2. Tax Credits

    As SB81 is being considered, its supporters are claiming it will not hurt small businesses due to the tax credits offered in the legislation.

    Quick Note: If you have never been a business owner, you might not be aware that a tax credit isn’t a check the government hands you- but rather a credit against the taxes you owe.

    The particular tax credit offered by SB81 appears to be a general tax credit against the reported profits of a business with fewer than 50 employees when they file their yearly taxes.

    Here is the excerpt from the bill regarding tax credits for small businesses:

    Tax CreditThe amended bill creates a credit against the withholding tax liability of employers with 50 or fewer employees at any time during the applicable payment period, for each qualified employee, in an amount equal to the maximum credit multiplied by the number of hours the employee worked during the reporting period. The credit (or credits) may be taken against payments due for reporting periods that being on or after January 1, 2018 and end on or before either:1) December 31, 2025 for employers who employ more than 5 employees during the applicable payment period; or2) December 31, 2027 for employers that employ no more than 5 employees during the applicable payment period.The amount of the credit is: (1) $0.75 per hour for standard minimum wage workers; (2) $0.45 per hour for tipped workers; and (3) $0.53 per hour for youth workers. The credits can be claimed on employees who make up to $0.25 more than the minimum or reduced minimum wage and have been employed with the employer for at least 90 consecutive days; provided, that those employees could not have had their wages reduced in order for the employer to earn the credit. This credit does have limitations, as for each reporting period, the employer may not claim a credit or credits for more employees than the number of employees making less than the minimum or reduced wage for the current calendar year during the last reporting period of the preceding calendar year. Additionally, an employer shall not be eligible for credits for a reporting period unless the average wage paid by the employee per employee for all employees making less than $55,000 during the reporting period is greater than the average wage paid by the employer per employee for all employees making less than $55,000 during the same reporting period of the prior calendar year.Further, the credit cannot reduce the employer’s obligation for any payment due under the Section by any more than the percentages laid out below:1) For reporting periods that begin during the calendar year 2018, 25%;2) For 2019, 20%;3) For 2020, 15%;4) For 2021, 10%;5) For 2022, 5%;For Calendar years 2023 through: (1) December 31, 2025 for those employers that employ more than 5 workers during the applicable period; or (2) December 31, 2027 for employers that employ no more than 5 employees during the applicable payment period, the total amount of credits awarded to a taxpayer in each calendar year shall be equal to the total amount of credits awarded to the taxpayer in calendar year 202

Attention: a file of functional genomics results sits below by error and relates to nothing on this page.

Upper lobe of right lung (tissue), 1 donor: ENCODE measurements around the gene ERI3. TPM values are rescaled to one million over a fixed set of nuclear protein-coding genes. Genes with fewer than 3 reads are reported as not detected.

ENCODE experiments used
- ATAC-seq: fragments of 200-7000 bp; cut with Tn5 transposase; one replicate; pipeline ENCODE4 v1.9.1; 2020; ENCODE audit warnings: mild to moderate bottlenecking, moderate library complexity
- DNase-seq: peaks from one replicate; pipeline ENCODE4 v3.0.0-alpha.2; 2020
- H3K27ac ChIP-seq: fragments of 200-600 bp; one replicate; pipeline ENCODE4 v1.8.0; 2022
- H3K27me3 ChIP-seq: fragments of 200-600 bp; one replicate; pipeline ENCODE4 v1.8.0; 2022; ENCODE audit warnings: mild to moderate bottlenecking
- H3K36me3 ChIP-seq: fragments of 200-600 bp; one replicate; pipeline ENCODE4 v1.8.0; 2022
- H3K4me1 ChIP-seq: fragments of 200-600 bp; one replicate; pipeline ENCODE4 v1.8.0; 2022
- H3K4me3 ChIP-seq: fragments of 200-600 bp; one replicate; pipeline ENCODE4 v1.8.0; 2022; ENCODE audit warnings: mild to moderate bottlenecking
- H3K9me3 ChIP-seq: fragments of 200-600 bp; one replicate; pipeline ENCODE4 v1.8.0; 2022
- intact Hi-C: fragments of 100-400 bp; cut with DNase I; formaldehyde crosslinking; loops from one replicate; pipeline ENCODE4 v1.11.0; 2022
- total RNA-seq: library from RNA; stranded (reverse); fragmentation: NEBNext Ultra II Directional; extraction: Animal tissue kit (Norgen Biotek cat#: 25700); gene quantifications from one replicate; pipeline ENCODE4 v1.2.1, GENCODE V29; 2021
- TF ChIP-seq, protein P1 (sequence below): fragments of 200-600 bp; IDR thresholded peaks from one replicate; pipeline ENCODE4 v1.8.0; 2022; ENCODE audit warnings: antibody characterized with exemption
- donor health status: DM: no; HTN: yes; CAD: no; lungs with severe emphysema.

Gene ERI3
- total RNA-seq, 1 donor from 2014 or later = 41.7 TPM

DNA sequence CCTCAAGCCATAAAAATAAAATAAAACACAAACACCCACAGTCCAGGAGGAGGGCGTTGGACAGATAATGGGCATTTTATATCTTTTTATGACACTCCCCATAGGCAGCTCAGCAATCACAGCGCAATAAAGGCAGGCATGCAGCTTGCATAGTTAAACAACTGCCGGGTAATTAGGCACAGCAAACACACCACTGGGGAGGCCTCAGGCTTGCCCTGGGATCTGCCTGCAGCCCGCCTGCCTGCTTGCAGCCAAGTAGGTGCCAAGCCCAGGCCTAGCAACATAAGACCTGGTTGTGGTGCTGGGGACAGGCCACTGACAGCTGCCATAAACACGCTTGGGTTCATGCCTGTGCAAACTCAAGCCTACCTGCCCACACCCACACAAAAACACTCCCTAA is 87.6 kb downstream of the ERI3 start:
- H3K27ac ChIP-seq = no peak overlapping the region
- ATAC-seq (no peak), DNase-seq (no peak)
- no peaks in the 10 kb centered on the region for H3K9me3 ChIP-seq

In short, if a business isn’t making a profit, a common situation in the first 3-5 years of startup, this credit won’t help to close the gap in the wage increase.

Why I Mention This:

Last year, Maeva’s reported a $16,000 loss due to essential reinvestment needed in equipment for both our upstairs operation and kitchen. Our revenue has seen slight growth in our first quarter but remains on track to see a $16,000-20,000 net income this year. If the minimum wage increases our payroll liability to extend beyond this amount, the tax credit will not apply to our business.

3. Tax Adjustment and Price Increases

Another piece to adjust is pricing.

At the moment, Maeva’s Coffee is incredibly competitive on pricing. We pay a premium on our most essential supplies to provide a product that is noticeably higher in quality than franchise competitors. Yet, our prices are equal to if not lower than your neighborhood Starbucks.